just saw so many people that were blind and these children leading them
The children are assistants. In Ethiopia, when a person goes blind, they need help
getting around. This help most
often comes in the form of a young relative, usually a girl, who is forced to
put away her childhood and leave school in order to help. When the old person dies, the child is
left with no childhood and no education," said Thomas.
Thomas said 80% of cataracts are treatable and curable for a
very low cost. "We can restore
vision for fifty dollars," said Thomas.
"The average adult in America has enough in their pocket to restore
vision to a person in Ethiopia.
That's enough for a blind person to see and a child to be
Ethiopia has one of world's largest percentages of people
with cataracts. It also has fewer
than 2,000 doctors in the entire nation, nearly all of whom live in the capital
city of Addis Ababa. It is
difficult for people outside the city to find or afford medical help.
|Young Helper Leading a Blind Man ( (Luke Sherman ))|
Thomas spoke of a time he helped arrange treatment for an
Ethiopian mother in her early 30s.
"She had gradually lost her vision due to cataracts," he explained. "She had given birth to four children
but she had seen only two of them."
After surgery, the young mother regained her sight and was able to see
her children. "I think that that
second on planet earth, it was the most amazing thing that was going on."
Along with their eyesight, entire lives are restored. "They can be productive," said
Thomas. "They're not a burden to
society. They can work again and
to see that from the periphery is just amazing.
An additional area of focus that enhances the life of young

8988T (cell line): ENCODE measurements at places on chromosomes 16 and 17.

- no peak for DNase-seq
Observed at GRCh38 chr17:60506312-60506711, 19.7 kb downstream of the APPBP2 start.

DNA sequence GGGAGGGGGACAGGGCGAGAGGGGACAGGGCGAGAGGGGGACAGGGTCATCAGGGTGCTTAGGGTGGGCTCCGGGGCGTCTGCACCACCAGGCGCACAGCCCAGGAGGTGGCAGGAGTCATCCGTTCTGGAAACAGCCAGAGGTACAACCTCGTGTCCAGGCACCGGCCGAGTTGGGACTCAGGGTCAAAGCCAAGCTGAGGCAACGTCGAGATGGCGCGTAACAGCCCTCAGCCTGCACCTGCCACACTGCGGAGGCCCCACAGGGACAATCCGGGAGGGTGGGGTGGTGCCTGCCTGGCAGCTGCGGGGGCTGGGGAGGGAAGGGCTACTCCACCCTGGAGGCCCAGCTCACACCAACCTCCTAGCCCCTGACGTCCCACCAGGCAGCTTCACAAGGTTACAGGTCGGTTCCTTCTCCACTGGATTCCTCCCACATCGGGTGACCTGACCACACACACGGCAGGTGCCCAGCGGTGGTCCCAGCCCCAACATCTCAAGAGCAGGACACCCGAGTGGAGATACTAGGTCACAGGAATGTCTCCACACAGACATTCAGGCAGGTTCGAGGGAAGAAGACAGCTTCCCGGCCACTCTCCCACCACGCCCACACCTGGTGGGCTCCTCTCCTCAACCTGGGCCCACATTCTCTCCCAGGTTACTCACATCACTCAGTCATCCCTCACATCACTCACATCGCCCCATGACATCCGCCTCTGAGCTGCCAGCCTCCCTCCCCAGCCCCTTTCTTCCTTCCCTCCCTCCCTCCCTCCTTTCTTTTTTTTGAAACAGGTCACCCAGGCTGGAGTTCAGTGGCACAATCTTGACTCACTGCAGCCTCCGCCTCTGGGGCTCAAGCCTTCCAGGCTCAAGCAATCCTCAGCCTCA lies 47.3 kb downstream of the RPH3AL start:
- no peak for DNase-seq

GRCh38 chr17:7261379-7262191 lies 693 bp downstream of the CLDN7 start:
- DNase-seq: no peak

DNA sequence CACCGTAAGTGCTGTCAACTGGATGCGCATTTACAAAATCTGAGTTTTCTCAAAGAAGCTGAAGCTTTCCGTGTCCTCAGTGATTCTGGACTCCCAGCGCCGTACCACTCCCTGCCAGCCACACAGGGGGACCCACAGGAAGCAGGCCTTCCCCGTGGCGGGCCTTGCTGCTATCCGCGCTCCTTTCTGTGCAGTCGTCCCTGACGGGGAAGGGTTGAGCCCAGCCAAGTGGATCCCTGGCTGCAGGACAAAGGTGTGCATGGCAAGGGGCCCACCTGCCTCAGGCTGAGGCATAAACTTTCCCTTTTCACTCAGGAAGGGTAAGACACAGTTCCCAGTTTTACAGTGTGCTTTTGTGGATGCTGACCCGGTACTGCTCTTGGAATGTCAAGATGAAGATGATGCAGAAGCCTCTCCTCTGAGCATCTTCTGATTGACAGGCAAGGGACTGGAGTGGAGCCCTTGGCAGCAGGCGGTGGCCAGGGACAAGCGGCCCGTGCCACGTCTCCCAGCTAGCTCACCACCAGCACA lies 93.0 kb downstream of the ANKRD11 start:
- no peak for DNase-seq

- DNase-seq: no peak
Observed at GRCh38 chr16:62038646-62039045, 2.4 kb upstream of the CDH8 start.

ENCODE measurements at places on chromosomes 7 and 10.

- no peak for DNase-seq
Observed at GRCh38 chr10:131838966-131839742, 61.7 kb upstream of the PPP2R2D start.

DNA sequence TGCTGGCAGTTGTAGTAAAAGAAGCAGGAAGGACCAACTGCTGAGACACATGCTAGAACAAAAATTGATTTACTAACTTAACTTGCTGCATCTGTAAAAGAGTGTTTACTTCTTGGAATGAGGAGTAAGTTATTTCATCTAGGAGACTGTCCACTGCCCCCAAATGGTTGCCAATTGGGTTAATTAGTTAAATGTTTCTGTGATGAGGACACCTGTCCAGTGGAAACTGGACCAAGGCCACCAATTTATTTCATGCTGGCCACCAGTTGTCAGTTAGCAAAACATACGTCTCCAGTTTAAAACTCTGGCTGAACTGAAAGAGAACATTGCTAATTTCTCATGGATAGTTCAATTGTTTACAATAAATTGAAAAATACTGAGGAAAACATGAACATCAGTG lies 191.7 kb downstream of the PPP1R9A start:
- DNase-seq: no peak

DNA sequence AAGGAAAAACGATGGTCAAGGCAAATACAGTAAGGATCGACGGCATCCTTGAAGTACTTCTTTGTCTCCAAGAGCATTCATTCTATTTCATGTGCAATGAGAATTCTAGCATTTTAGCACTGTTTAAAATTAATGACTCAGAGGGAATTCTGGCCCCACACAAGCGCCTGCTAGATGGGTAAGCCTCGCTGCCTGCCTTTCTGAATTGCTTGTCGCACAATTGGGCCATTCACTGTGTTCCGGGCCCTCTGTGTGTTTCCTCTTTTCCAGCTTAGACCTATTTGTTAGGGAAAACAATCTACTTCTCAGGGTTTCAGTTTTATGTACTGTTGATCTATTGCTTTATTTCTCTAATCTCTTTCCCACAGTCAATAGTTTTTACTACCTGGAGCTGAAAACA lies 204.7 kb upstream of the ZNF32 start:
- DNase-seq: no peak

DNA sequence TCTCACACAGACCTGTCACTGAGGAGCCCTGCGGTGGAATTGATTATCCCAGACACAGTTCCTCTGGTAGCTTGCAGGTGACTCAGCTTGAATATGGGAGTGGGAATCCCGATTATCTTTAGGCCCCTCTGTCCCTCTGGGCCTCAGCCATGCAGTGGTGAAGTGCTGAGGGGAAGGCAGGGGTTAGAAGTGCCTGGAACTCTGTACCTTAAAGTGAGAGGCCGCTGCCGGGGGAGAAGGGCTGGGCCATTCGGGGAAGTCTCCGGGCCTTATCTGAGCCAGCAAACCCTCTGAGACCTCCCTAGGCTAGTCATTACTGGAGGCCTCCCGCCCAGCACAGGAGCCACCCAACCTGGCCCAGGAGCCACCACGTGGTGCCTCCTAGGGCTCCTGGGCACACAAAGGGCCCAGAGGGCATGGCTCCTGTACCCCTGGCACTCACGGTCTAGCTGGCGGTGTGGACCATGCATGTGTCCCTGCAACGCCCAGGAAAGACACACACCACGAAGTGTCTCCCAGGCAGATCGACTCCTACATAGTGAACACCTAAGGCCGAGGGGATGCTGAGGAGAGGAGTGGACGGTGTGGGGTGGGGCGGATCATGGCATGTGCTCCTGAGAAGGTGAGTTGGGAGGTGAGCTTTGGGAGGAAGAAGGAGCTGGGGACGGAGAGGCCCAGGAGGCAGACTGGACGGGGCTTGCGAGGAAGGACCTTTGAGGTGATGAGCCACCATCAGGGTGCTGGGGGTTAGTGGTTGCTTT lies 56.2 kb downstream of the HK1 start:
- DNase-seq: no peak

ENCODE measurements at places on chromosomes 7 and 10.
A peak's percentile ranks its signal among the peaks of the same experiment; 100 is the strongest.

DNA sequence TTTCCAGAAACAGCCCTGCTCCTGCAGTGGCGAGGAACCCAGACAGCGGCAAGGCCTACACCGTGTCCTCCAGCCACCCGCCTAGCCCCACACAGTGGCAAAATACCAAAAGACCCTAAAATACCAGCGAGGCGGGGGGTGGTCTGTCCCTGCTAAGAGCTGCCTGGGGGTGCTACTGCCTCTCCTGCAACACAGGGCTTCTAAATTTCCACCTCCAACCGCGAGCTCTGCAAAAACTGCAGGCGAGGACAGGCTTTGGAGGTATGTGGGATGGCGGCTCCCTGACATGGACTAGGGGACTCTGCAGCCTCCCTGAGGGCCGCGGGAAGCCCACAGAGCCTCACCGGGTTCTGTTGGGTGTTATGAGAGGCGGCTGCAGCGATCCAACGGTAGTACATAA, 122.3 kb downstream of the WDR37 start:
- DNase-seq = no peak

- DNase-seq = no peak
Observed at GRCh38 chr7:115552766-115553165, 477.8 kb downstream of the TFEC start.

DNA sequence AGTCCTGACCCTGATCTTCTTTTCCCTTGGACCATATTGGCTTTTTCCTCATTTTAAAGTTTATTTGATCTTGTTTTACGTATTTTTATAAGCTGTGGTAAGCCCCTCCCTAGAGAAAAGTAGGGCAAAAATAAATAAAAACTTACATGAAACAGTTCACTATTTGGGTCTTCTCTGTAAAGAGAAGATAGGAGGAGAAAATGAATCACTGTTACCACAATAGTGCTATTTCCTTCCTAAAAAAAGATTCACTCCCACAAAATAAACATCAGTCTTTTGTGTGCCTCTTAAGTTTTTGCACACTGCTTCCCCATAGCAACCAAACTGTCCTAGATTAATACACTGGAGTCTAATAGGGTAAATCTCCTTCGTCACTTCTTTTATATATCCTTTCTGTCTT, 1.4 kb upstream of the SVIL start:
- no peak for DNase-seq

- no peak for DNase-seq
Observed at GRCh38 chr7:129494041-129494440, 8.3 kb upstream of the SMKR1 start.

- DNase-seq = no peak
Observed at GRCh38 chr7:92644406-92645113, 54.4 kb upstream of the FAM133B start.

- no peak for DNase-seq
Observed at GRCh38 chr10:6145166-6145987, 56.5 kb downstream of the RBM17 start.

people is the repair of obstetrical fistula. A fistula is a tearing of a woman's internal tissues during
the birth process that results in incontinence, loss of body functions that is
so severe, the women are ostracized and forced to live in isolation.
According to the World Health Organization, 100,000 women in
Ethiopia suffer from fistula and 9,000 more cases develop each year. One reason is the lack of doctors and
midwives. Another is the fact that
young girls are married off at an early age. The United Nations International Children's Fund reports
that many Ethiopian girls are forced into marriage at age seven or eight and
become pregnant when they first hit puberty, before their bodies are mature
enough to give birth.
Fistula can be prevented and is treatable but it is often
difficult to find the women who need help. Thomas's organization has a team of individuals in Ethiopia,
a group of heroes who seek out women who need assistance. "They're the ones who go out and find
these women and clean them up and bring them in," said Thomas.
Thomas credits the Ethiopians for doing much of the work and
coming up with the resources. "They provided us a clinic to work in. We bring in the doctors and the
medicine," said Thomas. "We
couldn't manage without them and they're appreciative of our help as well."
Thomas said he's grateful for the opportunity to work with
the people of Ethiopia. "It really
changes you," he said. "The
opportunity. The opportunities are
infinite and it's just wonderful to be a part of it."